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The Trap Set Live: Rod Argent & Colin Blunstone of The Zombies On Why They’re One of The Only British Invasion Bands Left Standing

Zombies band poster

It happened. The Zombies came together at our desert oasis and played a set worthy of a million date shakes. They also chatted with each other, the audience and then to someone we really like. Click here to listen to The Trap Set conversation with living legends Rod Argent & Colin Blunstone of The Zombies — recorded at Ace Hotel & Swim Club— and read on for a peek behind the sonic curtain by the inimitable Joe Wong of The Trap Set

The music business is rife with disappointment. It’s rare for truly great artists to receive critical acclaim or financial reward commensurate with their contributions, especially in their own time. Formed in 1962 in St. Albans, The Zombies began their career with a string of singles such as “She’s Not There” and “Tell Her No.” In 1968, they recorded their classic Odessey and Oracle album but ended their initial run as a band — due to apparent lack of popular interest — just before the single “Time of the Season” became an international smash. This may seem tragic, but as Colin Blunstone and Rod Argent explain, the fact that The Zombies never reached the popular heights of their contemporaries is a blessing… and the reason why they are among the only British Invasion bands left standing.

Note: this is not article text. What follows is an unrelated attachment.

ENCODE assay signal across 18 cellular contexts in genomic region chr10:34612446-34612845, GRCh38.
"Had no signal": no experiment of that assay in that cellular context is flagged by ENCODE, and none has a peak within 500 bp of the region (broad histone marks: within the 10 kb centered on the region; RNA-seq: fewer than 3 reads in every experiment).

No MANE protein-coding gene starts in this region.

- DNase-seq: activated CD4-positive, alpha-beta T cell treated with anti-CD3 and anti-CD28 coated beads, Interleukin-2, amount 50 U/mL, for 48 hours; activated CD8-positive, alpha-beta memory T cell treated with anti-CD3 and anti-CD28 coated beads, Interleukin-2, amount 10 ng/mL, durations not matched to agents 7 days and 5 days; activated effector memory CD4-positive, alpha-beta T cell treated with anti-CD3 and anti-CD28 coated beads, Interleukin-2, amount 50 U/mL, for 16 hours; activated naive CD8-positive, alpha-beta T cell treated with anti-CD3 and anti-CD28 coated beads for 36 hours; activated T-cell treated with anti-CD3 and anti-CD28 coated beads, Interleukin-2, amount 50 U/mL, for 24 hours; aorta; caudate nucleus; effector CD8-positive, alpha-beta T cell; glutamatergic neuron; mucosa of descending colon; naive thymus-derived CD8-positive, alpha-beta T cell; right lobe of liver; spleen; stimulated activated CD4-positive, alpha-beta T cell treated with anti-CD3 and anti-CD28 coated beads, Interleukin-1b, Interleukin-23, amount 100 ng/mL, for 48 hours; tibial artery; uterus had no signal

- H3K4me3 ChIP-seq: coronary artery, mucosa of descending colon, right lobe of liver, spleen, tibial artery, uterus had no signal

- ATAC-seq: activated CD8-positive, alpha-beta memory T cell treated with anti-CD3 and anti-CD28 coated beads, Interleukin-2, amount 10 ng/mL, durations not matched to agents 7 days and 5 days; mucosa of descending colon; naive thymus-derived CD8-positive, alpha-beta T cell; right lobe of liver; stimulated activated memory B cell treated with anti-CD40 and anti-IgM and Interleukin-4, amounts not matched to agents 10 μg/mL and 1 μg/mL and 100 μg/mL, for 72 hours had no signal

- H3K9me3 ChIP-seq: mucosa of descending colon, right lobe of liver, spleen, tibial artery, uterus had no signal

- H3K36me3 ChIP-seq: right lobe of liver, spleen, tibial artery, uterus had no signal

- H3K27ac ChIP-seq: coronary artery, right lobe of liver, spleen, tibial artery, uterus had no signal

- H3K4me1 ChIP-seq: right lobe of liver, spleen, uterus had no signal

Colin, Rod and a couple hundred lucky fans descended upon Ace Hotel & Swim Club in Palm Springs on September 21, 2018 for an intimate, career-spanning conversation, followed by a rare, acoustic performance. Rod and Colin discussed their childhood in rural England; the development of their musical skills; the formation of the band; how songwriting credit caused an uneven distribution of royalties; self-financing Odessey and Oracle; working at Abbey Road and borrowing John Lennon’s Mellotron; their brilliant post-Zombies solo careers; and why eluding massive fame may have spared the band the tragic fate that befell many of their contemporaries.

Although it’s taken decades for the band to receive the same accolades attributed to many of their peers (they are set to be inducted into the Rock & Roll Hall of Fame this year, decades after becoming eligible), their influence is undeniable. Generations of artists (many of whom were in attendance) ranging from The Shangri-Las and Tom Petty, to The Foo Fighters and Mary Timony have cited the band as a major influence. And in retrospect it’s easy to see why — flawless songwriting combined with a matchless delivery, a sublime balance of melancholy and joy. After our conversation, Rod and Colin proved to everyone lucky enough to be there why — nearly 60 years after their formation — The Zombies are the greatest band in the world. 

Joe Wong is a composer (Russian Doll, Master of None, To All the Boys I’ve Loved Before), drummer (Parts & Labor, Marnie Stern, Mary Timony), and podcaster based in Los Angeles. As the host of The Trap Set, Joe has had wide-ranging and oftentimes, frank, intimate conversations with over 200 musicians ranging from Fugazi to Phil Collins.

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